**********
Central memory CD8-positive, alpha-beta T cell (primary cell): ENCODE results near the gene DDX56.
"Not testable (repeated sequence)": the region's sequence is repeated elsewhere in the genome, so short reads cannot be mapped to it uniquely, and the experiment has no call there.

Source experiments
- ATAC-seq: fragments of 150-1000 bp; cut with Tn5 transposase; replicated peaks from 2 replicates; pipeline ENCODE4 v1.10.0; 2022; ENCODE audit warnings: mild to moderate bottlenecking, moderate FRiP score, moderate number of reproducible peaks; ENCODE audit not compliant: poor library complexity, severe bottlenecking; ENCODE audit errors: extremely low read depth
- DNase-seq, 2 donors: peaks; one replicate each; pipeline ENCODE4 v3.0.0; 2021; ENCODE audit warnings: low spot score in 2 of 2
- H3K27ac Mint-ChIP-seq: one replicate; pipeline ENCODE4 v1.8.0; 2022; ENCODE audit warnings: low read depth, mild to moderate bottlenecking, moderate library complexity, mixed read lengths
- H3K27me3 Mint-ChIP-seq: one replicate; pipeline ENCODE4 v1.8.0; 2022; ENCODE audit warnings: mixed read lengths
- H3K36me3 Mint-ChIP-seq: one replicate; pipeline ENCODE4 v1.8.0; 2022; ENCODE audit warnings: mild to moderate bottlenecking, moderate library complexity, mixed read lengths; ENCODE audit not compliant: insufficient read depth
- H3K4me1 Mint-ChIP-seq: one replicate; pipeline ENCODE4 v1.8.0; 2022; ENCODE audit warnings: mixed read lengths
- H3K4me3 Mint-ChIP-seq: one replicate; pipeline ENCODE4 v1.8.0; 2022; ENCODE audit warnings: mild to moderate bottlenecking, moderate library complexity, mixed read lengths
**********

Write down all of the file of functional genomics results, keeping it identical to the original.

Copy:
Central memory CD8-positive, alpha-beta T cell (primary cell): ENCODE results near the gene DDX56.
"Not testable (repeated sequence)": the region's sequence is repeated elsewhere in the genome, so short reads cannot be mapped to it uniquely, and the experiment has no call there.

Source experiments
- ATAC-seq: fragments of 150-1000 bp; cut with Tn5 transposase; replicated peaks from 2 replicates; pipeline ENCODE4 v1.10.0; 2022; ENCODE audit warnings: mild to moderate bottlenecking, moderate FRiP score, moderate number of reproducible peaks; ENCODE audit not compliant: poor library complexity, severe bottlenecking; ENCODE audit errors: extremely low read depth
- DNase-seq, 2 donors: peaks; one replicate each; pipeline ENCODE4 v3.0.0; 2021; ENCODE audit warnings: low spot score in 2 of 2
- H3K27ac Mint-ChIP-seq: one replicate; pipeline ENCODE4 v1.8.0; 2022; ENCODE audit warnings: low read depth, mild to moderate bottlenecking, moderate library complexity, mixed read lengths
- H3K27me3 Mint-ChIP-seq: one replicate; pipeline ENCODE4 v1.8.0; 2022; ENCODE audit warnings: mixed read lengths
- H3K36me3 Mint-ChIP-seq: one replicate; pipeline ENCODE4 v1.8.0; 2022; ENCODE audit warnings: mild to moderate bottlenecking, moderate library complexity, mixed read lengths; ENCODE audit not compliant: insufficient read depth
- H3K4me1 Mint-ChIP-seq: one replicate; pipeline ENCODE4 v1.8.0; 2022; ENCODE audit warnings: mixed read lengths
- H3K4me3 Mint-ChIP-seq: one replicate; pipeline ENCODE4 v1.8.0; 2022; ENCODE audit warnings: mild to moderate bottlenecking, moderate library complexity, mixed read lengths